Urszula Demkow ◽  
Edyta Podsiadły ◽  

Since the SARS-CoV-2 outbreak, many countries have introduced measures to limit the transmission. The data based on ICD-10 codes of lower respiratory tract infections and microbiological analysis of respiratory and gastrointestinal infections were collected. The retrospective five-year analysis of the medical records revealed a substantial decrease in respiratory tract infections during the pandemic year (from April 2020 to March 2021). We noted an 81% decline in the LRTI-associated hospital admissions based on the ICD-10 analysis (from a mean of 1170 admissions per year in the previous four years to 225 admissions between April 2020 through March 2021). According to microbiological analysis, there were 100%, 99%, 87%, and 47% drops in influenza virus, respiratory syncytial virus, rotavirus, and norovirus cases reported respectively during the pandemic season until April 2021 in comparison to pre-pandemic years. However, the prevalence of gastrointestinal bacterial infections was stable. Moreover, in August 2021, an unexpected rise in RSV-positive cases was observed. The measures applied during the COVID-19 pandemic turned out to be effective but also had a substantial contribution to the so-far stable epidemiological situation of seasonal infections.

2022 ◽  
Vol 5 (1) ◽  
pp. e2137277
Jesús Sojo-Dorado ◽  
Inmaculada López-Hernández ◽  
Clara Rosso-Fernandez ◽  
Isabel M. Morales ◽  
Zaira R. Palacios-Baena ◽  

PLoS ONE ◽  
2022 ◽  
Vol 17 (1) ◽  
pp. e0262057
Claire A. Woodall ◽  
Luke J. McGeoch ◽  
Alastair D. Hay ◽  
Ashley Hammond

Respiratory tract infections (RTIs) are extremely common and can cause gastrointestinal tract symptoms and changes to the gut microbiota, yet these effects are poorly understood. We conducted a systematic review to evaluate the reported evidence of gut microbiome alterations in patients with a RTI compared to healthy controls (PROSPERO: CRD42019138853). We systematically searched Medline, Embase, Web of Science, Cochrane and the Clinical Trial Database for studies published between January 2015 and June 2021. Studies were eligible for inclusion if they were human cohorts describing the gut microbiome in patients with an RTI compared to healthy controls and the infection was caused by a viral or bacterial pathogen. Dual data screening and extraction with narrative synthesis was performed. We identified 1,593 articles and assessed 11 full texts for inclusion. Included studies (some nested) reported gut microbiome changes in the context of Severe Acute Respiratory Syndrome Coronavirus 2 (SARS-CoV-2) (n = 5), influenza (H1N1 and H7N9) (n = 2), Tuberculosis (TB) (n = 4), Community-Acquired Pneumonia CAP (n = 2) and recurrent RTIs (rRTI) (n = 1) infections. We found studies of patients with an RTI compared to controls reported a decrease in gut microbiome diversity (Shannon) of 1.45 units (95% CI, 0.15–2.50 [p, <0.0001]) and a lower abundance of taxa (p, 0.0086). Meta-analysis of the Shannon value showed considerable heterogeneity between studies (I2, 94.42). Unbiased analysis displayed as a funnel plot revealed a depletion of Lachnospiraceae, Ruminococcaceae and Ruminococcus and enrichment of Enterococcus. There was an important absence in the lack of cohort studies reporting gut microbiome changes and high heterogeneity between studies may be explained by variations in microbiome methods and confounder effects. Further human cohort studies are needed to understand RTI-induced gut microbiome changes to better understand interplay between microbes and respiratory health.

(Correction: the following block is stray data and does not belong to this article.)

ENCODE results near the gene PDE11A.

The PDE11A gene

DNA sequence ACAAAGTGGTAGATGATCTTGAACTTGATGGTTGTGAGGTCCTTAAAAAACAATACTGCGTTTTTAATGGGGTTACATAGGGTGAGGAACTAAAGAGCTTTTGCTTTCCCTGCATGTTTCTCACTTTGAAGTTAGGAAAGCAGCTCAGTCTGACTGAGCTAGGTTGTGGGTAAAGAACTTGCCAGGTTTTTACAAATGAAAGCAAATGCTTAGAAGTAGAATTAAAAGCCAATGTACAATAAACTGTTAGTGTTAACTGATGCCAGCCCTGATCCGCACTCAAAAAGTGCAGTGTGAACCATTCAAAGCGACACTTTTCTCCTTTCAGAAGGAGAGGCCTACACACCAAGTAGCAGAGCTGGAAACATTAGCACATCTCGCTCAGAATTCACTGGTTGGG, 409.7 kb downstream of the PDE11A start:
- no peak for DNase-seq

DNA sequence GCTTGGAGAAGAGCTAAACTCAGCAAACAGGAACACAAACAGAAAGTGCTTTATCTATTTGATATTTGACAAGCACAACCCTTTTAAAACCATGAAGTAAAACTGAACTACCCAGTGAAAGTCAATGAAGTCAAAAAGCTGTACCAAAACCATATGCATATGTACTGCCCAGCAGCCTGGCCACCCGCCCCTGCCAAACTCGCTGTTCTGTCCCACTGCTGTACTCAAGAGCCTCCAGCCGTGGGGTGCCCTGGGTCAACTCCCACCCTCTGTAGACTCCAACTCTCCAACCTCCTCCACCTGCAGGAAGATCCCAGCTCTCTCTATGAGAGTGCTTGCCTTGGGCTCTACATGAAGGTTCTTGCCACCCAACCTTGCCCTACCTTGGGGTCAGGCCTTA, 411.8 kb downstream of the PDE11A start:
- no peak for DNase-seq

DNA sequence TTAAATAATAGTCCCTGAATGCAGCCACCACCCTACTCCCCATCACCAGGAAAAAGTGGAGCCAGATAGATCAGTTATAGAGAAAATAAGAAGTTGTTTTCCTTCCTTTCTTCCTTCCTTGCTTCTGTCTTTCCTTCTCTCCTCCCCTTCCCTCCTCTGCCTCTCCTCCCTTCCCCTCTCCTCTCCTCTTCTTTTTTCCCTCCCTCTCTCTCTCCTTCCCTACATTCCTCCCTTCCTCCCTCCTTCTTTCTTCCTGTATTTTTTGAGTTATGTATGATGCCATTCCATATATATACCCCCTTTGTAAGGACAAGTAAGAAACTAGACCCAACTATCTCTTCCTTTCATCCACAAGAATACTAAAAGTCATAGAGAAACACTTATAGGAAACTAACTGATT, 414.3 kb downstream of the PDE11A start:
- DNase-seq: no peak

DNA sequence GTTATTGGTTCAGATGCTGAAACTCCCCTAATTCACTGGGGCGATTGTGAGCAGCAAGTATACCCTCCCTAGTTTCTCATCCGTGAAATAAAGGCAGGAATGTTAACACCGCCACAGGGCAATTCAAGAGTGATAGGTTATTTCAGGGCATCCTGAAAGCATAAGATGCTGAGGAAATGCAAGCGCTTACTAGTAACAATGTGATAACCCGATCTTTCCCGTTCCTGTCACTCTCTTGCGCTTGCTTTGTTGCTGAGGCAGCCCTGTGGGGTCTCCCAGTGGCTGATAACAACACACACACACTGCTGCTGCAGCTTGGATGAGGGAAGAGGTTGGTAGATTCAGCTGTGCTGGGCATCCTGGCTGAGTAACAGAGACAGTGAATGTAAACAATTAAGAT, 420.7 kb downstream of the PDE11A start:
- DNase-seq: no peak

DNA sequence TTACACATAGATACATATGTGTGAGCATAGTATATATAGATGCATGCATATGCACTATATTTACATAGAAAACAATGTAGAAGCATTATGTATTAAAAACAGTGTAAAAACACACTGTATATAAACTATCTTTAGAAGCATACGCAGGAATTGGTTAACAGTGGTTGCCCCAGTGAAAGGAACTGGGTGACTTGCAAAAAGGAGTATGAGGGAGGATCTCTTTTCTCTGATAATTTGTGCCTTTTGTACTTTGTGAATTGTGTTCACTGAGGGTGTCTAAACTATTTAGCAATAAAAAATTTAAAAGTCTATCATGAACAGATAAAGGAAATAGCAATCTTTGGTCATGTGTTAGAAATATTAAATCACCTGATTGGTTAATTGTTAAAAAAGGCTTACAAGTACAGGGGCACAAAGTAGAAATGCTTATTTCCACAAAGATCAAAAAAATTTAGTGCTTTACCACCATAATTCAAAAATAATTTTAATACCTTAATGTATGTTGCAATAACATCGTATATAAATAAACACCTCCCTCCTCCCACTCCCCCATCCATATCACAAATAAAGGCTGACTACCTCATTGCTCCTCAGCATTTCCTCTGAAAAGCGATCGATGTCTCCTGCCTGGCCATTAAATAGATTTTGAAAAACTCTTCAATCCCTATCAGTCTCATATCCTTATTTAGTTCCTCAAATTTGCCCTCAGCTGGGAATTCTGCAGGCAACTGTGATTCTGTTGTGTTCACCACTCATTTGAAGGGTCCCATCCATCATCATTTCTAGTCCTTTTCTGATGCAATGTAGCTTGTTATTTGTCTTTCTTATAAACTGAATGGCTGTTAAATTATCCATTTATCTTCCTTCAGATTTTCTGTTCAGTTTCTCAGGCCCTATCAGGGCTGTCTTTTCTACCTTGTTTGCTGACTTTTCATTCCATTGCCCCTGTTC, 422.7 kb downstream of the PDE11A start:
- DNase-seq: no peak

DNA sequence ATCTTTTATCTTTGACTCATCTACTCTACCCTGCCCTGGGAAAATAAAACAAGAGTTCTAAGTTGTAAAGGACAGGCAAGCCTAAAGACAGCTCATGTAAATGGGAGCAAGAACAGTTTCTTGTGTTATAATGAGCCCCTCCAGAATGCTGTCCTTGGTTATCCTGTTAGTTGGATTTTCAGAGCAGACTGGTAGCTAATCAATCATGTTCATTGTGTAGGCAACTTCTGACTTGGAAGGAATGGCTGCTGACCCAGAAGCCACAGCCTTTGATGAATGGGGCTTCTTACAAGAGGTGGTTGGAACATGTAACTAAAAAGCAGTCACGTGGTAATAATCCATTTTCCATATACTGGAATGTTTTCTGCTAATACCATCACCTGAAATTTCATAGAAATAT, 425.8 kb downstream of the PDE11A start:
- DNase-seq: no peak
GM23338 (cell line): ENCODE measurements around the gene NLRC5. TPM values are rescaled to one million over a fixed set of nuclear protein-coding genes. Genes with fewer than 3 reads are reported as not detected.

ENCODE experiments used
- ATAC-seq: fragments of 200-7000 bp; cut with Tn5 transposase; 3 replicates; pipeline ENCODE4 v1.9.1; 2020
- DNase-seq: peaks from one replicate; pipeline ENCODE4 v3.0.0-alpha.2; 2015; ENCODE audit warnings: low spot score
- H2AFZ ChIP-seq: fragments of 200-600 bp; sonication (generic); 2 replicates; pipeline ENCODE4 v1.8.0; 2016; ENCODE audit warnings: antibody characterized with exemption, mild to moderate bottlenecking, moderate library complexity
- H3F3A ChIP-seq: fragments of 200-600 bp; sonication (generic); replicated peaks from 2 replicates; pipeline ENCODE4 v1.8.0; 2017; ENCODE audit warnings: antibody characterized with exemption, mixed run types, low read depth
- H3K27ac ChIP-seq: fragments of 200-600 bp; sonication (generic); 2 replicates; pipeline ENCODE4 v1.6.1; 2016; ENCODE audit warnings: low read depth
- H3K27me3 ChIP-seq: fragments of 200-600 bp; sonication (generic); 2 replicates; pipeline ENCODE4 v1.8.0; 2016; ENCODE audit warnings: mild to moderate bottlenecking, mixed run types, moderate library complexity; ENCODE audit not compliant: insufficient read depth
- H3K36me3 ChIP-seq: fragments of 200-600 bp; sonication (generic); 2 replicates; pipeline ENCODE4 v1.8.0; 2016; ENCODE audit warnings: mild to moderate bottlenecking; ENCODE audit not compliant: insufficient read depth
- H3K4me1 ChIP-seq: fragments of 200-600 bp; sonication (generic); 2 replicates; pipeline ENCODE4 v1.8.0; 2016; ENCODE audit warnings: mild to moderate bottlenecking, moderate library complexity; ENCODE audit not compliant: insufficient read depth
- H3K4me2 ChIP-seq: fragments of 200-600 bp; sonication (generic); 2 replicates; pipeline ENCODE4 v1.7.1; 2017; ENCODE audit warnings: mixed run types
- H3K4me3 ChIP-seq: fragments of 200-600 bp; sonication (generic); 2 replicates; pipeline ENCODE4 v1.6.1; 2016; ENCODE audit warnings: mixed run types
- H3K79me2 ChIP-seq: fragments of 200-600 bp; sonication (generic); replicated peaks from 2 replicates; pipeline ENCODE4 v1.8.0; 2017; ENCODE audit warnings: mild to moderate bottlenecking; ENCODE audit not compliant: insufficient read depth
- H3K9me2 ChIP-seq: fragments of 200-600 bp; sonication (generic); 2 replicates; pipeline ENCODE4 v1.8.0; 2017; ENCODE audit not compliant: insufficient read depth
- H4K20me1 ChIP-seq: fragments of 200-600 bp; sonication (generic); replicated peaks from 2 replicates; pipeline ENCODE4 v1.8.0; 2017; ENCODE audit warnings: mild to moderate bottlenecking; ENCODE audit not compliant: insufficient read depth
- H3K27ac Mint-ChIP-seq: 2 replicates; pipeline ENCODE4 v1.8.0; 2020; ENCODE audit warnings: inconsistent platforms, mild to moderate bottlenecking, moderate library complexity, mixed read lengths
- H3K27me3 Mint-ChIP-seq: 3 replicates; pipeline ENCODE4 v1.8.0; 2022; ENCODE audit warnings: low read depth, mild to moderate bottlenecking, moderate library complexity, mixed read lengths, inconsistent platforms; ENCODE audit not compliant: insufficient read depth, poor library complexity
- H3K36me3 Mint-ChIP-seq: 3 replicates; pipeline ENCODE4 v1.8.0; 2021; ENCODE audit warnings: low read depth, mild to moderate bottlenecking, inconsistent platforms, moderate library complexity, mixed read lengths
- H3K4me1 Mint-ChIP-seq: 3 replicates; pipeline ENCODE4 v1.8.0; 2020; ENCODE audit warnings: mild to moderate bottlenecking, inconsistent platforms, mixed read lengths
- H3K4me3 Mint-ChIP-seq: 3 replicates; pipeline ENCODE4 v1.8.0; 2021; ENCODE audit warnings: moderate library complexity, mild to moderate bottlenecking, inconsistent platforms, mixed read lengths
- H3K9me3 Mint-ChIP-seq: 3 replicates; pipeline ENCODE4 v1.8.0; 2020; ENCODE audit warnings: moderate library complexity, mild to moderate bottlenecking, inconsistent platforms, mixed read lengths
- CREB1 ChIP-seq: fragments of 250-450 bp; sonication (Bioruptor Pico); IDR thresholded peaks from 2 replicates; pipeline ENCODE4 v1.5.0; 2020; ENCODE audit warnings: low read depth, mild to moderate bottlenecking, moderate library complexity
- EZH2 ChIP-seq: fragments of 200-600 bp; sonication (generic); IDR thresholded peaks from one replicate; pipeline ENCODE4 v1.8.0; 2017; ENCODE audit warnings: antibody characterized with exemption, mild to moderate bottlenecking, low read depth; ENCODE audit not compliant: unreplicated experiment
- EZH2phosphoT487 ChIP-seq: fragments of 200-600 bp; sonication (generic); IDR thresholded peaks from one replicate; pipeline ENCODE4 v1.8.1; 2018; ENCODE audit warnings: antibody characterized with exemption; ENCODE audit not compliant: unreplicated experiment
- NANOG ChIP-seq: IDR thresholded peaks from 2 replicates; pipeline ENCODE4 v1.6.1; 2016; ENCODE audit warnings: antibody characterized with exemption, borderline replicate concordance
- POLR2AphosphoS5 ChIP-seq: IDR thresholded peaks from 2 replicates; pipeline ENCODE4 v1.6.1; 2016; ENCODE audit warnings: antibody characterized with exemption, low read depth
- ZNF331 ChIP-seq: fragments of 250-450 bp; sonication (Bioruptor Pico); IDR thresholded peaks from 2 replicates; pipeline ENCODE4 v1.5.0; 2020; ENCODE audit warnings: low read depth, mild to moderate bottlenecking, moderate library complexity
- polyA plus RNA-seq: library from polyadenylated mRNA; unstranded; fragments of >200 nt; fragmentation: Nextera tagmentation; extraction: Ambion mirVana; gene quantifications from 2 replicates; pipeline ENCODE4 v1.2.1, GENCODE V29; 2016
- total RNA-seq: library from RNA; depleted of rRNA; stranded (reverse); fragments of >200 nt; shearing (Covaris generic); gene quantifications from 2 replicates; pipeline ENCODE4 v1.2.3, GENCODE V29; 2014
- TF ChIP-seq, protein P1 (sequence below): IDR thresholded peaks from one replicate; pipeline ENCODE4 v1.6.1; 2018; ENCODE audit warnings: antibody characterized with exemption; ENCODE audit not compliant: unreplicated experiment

Healthcare ◽  
2022 ◽  
Vol 10 (1) ◽  
pp. 152
Jitka Krocová ◽  
Radka Prokešová

In the case of the prevention of catheter-associated urinary tract infections (CAUTI) related to healthcare provision, high-quality and comprehensively provided nursing care is essential. Implementation of preventive strategies is based on recommended procedures, and the introduction of whole sets of measures has been shown to be effective. The objective of this research is to find out whether the providers of acute bed care have implemented the steps of CAUTI prevention, and specifically which measures leading to improved quality of care in the area of urinary infections are already in place. To determine this, we carried out quantitative research. Data were collected using a questionnaire-based investigation; we used two non-standardised and one standardised questionnaire, and the respondents were general nurses in management positions (n = 186). The results revealed that result-related CAUTI indicators are monitored by only one-third of the respondents, and records of catheterisation indication are not kept by 17.3% of general nurses. The results of the research showed deficiencies in the monitoring of CAUTI outcome and process indicators, and a weakness of the implemented preventive measures is the maintenance of catheterisation documentation. Periodic CAUTI prevention training is not implemented as recommended. It is positive that there are well-working teams of HAI prevention experts in hospitals.